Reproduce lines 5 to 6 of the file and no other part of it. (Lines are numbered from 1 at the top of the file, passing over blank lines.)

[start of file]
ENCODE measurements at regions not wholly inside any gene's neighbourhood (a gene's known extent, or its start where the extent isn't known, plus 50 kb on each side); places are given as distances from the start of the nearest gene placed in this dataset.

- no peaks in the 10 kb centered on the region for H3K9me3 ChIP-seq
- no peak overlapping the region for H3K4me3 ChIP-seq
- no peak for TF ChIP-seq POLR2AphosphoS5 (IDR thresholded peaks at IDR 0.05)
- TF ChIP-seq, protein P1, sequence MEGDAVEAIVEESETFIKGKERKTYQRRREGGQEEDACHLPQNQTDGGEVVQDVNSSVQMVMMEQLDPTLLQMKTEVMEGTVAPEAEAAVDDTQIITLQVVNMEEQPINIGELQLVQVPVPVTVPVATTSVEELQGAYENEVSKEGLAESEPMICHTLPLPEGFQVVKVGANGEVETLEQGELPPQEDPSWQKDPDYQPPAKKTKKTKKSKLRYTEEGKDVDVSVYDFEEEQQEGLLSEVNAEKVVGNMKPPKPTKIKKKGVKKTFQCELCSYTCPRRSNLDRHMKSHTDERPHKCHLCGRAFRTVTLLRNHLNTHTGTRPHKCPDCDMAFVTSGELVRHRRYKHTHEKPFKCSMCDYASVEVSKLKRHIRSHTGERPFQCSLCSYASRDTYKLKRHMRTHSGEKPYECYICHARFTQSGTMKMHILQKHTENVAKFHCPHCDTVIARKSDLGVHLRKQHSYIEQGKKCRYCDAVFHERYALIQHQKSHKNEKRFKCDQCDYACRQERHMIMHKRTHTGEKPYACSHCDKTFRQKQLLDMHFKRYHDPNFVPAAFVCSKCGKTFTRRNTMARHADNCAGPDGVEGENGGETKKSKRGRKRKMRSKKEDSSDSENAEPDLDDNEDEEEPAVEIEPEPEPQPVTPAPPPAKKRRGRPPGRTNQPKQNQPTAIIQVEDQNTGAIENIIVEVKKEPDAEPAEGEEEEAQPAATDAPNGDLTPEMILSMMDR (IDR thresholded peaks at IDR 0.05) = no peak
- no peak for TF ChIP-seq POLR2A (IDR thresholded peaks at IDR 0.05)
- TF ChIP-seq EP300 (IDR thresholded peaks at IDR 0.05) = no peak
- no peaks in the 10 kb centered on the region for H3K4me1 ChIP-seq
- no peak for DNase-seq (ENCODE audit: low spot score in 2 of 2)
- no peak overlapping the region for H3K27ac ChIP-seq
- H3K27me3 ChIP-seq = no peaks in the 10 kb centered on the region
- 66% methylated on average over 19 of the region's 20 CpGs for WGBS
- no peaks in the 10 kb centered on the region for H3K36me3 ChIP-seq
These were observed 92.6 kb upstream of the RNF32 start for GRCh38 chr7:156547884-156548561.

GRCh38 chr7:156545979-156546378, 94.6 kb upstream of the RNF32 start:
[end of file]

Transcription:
- TF ChIP-seq, protein P1, sequence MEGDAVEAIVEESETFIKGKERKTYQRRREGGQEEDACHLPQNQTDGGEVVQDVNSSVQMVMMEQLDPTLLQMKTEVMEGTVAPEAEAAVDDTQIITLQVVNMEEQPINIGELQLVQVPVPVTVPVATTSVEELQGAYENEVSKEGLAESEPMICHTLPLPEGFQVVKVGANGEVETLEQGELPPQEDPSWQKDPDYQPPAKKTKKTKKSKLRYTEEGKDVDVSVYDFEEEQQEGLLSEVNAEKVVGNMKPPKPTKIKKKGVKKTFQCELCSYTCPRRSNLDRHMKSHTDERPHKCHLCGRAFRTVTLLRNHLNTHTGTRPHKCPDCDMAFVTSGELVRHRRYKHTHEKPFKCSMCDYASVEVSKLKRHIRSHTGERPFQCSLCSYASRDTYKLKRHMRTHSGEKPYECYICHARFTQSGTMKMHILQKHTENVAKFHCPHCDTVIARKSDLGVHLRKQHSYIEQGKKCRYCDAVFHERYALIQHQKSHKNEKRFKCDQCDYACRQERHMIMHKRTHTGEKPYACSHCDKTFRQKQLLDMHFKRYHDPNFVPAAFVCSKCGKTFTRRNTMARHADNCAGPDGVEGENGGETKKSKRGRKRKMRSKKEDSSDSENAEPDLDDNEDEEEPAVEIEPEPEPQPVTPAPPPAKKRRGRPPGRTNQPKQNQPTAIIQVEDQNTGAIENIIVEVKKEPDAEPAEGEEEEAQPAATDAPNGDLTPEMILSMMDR (IDR thresholded peaks at IDR 0.05) = no peak
- no peak for TF ChIP-seq POLR2A (IDR thresholded peaks at IDR 0.05)